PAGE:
Balancing target coverage, OAR sparing, agreement of dose calculations and measurements, and delivery time, VMAT FFF and tVMAT FFF are considered the preferred treatment options for SIB radiation therapy of right sided breast cancer in this study. Due to the relatively large standard deviations especially in the target coverage for tVMAT plans and in the V20Gy of the ispilateral lung, the clinical decision is depending on the individual patient’s plan.
Two planning studies have been published comparing the two irradiation modes for left sided breast cancer, one of them dealing with whole breast irradiation , the other with SIB treatment . Spruijt et al.  performed a planning study for SIB treatment of left sided breast cancer comparing FF and FFF for different static field and IMRT techniques planned with Eclipse treatment planning system for a Varian True Beam Linac. They found comparable plan quality and lower delivery times when FFF beams were used. For verification of the dose calculation one phantom case was created for out-of-field dose measurements 0.3 to 3.1 cm from the field edge. They found an average reduction in out-of-field dose of 10 %. Comparison to dose calculations in this region showed, however, an underestimation by the treatment planning system Eclipse of 26 % to 85 % as compared to measurements. Because of the uncertainties in the dose calculation the authors abandoned evaluation of dose volume parameters of the contralateral breast and lung in their planning study. The agreement between calculations and measurements is substantially higher in our study with (0.1 ± 2.1) % to (−9.3 ± 3.0) % dose deviation in the low dose region of around 20 cGy depending on the treatment technique. A comparison of the plan quality achieved in their study to our results is therefore not possible.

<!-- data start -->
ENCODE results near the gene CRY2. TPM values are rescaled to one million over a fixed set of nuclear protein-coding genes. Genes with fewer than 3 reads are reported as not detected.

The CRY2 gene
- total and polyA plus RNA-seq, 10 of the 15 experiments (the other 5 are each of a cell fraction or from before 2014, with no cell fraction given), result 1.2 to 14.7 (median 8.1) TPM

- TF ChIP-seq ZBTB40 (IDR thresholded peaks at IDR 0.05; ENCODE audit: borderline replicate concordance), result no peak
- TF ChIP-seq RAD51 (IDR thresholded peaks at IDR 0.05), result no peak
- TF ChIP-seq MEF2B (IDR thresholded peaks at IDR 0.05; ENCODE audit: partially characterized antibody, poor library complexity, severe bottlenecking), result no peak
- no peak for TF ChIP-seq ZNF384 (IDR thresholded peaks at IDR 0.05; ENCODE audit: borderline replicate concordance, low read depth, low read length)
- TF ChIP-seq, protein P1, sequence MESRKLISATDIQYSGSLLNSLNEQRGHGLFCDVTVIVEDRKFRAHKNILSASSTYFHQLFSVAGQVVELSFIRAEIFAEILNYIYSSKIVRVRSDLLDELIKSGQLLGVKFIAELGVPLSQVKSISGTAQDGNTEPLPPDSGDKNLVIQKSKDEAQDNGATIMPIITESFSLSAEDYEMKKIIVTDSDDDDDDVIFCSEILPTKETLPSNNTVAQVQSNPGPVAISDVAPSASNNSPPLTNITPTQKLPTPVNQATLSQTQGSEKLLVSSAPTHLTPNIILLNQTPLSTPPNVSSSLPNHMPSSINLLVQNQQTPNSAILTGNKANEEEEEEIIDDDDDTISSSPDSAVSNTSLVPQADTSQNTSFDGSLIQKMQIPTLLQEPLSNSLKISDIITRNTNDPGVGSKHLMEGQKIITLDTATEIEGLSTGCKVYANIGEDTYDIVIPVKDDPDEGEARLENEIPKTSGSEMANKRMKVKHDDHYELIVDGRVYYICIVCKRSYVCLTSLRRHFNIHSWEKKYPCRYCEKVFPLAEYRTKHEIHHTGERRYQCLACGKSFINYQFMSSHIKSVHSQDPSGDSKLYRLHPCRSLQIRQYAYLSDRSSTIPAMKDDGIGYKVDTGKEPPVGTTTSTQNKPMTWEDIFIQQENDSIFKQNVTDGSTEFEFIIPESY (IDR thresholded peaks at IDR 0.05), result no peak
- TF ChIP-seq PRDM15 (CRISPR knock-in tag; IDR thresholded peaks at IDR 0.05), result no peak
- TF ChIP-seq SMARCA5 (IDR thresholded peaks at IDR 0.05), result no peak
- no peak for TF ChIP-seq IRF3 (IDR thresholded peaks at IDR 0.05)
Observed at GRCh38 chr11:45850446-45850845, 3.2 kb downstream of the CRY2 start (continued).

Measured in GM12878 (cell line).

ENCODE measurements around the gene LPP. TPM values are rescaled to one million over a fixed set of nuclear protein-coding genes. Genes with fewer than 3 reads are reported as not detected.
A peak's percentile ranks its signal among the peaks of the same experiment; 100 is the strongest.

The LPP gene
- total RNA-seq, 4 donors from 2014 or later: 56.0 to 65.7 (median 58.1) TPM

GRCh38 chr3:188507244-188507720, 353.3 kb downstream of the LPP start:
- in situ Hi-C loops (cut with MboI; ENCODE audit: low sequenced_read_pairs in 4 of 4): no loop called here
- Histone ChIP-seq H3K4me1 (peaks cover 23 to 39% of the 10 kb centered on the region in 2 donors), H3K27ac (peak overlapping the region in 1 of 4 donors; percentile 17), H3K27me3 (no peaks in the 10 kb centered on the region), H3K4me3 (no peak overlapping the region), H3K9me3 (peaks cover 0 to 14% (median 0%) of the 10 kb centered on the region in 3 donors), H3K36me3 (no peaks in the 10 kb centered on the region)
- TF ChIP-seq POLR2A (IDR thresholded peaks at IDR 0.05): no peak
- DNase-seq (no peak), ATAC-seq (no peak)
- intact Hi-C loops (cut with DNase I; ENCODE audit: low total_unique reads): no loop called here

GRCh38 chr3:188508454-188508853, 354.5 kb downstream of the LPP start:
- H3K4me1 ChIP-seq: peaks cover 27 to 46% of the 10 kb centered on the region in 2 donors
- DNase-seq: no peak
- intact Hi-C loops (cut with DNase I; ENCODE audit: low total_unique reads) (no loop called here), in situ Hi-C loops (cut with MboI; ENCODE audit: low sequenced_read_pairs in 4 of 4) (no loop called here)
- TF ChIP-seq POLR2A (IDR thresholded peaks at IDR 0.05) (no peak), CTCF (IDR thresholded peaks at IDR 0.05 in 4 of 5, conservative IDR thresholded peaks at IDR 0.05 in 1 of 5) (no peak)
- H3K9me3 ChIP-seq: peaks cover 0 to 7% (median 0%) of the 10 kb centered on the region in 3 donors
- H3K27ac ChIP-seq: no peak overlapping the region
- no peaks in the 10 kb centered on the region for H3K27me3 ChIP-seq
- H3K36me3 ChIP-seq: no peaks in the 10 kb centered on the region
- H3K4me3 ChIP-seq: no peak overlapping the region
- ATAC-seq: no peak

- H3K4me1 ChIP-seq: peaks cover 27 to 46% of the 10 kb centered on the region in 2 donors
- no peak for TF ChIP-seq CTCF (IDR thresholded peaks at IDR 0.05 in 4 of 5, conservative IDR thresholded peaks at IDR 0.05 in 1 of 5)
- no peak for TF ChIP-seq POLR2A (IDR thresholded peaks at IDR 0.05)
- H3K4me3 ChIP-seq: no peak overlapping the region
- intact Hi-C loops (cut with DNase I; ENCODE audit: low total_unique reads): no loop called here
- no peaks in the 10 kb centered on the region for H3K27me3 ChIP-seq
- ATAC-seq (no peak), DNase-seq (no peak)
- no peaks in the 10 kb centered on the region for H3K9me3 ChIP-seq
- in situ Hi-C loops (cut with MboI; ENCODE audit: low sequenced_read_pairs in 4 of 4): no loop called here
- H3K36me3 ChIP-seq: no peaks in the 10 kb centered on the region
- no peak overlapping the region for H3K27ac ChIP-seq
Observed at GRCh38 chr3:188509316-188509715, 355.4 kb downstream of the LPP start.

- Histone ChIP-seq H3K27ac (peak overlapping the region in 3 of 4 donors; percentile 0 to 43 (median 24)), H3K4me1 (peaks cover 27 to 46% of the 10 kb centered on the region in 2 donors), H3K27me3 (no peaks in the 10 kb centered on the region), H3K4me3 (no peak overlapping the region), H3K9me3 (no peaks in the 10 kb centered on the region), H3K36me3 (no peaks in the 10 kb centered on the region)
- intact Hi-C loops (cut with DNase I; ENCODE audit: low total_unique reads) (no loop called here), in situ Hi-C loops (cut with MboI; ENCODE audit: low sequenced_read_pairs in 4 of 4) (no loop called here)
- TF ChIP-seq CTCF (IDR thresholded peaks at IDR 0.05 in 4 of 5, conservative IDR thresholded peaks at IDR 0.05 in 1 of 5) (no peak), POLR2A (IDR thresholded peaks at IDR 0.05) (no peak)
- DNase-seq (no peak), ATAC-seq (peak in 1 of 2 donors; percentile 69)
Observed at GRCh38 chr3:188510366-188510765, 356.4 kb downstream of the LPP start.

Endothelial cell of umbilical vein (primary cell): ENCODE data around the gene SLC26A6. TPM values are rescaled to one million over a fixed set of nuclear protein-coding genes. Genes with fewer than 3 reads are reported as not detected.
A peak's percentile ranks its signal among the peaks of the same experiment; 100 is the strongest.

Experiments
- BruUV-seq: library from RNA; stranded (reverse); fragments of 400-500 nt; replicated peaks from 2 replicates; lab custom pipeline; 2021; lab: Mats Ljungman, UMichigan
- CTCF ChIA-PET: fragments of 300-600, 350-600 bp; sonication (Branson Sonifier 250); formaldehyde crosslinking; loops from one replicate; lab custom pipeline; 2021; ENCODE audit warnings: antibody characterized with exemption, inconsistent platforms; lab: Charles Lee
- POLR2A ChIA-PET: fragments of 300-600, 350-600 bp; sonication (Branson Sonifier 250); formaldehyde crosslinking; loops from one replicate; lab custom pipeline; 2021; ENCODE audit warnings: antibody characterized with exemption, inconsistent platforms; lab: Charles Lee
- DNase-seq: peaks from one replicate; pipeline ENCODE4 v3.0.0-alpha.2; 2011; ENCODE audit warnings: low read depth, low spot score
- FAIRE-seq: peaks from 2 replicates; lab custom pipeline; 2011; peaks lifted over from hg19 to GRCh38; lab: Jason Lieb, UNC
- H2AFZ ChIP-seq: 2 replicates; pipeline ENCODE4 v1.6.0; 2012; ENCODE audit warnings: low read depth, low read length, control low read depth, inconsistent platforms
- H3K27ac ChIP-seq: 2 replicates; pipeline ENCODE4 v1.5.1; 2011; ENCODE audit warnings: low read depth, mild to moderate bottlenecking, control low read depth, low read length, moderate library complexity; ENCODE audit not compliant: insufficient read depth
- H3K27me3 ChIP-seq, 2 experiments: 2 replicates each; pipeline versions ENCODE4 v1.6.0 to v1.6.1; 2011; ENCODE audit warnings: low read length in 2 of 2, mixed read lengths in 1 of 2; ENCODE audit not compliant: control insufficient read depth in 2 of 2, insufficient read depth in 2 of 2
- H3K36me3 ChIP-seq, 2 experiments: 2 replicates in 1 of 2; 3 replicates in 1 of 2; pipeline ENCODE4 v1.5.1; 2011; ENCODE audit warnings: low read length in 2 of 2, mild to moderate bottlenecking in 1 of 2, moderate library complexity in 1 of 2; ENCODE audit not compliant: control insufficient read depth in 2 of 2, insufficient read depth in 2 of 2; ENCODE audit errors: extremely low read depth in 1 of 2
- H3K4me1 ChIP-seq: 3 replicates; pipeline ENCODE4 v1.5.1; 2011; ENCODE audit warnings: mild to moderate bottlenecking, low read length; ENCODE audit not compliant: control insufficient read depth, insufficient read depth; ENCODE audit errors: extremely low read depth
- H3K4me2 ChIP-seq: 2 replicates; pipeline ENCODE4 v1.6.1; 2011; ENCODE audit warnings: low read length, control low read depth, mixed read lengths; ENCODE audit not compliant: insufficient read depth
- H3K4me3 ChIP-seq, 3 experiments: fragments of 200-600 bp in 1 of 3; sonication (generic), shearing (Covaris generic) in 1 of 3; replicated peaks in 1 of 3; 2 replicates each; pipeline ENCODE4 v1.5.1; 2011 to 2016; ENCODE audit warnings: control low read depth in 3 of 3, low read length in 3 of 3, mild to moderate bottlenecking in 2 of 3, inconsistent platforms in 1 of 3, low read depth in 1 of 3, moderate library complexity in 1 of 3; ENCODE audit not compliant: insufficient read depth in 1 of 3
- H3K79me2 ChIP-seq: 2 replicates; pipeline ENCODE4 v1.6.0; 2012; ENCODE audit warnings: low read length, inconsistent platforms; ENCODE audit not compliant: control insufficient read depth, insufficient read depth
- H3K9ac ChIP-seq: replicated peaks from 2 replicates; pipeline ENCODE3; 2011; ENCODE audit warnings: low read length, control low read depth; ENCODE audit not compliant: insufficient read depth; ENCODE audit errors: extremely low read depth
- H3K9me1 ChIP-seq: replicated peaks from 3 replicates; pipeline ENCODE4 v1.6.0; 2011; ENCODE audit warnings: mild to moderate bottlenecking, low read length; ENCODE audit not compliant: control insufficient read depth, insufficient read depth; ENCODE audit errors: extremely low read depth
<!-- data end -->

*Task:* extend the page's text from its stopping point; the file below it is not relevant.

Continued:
Koivumaki et al.  compared FF and FFF irradiation for tVMAT and tangential IMRT for whole breast irradiation of left sided breast cancer in a hypofractionated scheme of 15 × 2.67 Gy. Treatment planning was conducted in an earlier version of Monaco v3.0 for an Elekta Infinity linac. The authors found a significant reduction in beam-on time when FFF was used at comparable plan quality for tVMAT and degraded plan quality for the tangential IMRT plans. The IMRT and VMAT techniques used in their study differ from the techniques presented here, but the effect that FFF seems beneficial for VMAT but not for IMRT treatments can be observed in both studies. Comparing the results of both studies in plan quality, the differences in total dose of 40 Gy versus 50.4 Gy and 63 Gy have to be taken into account. Whereas mean doses to the contralateral breast and lung are similar for the tVMAT plans in both studies, the mean and maximum dose to the heart and V20Gy and the Dmean of ipsilateral lung are lower in the study presented here. The same trend could be observed in comparison to the results of Pasler et al.  who compared tVMAT to VMAT for left sided breast cancer. For the dose to the heart, differences are expected due to the location of the heart. The differences in the ipsilateral lung might be explained by the fact that dose volume restrictions to the heart are limiting the reduction of dose to the ipsilateral lung to a larger extent in the therapy of left sided breast cancer than for right sided breast cancer.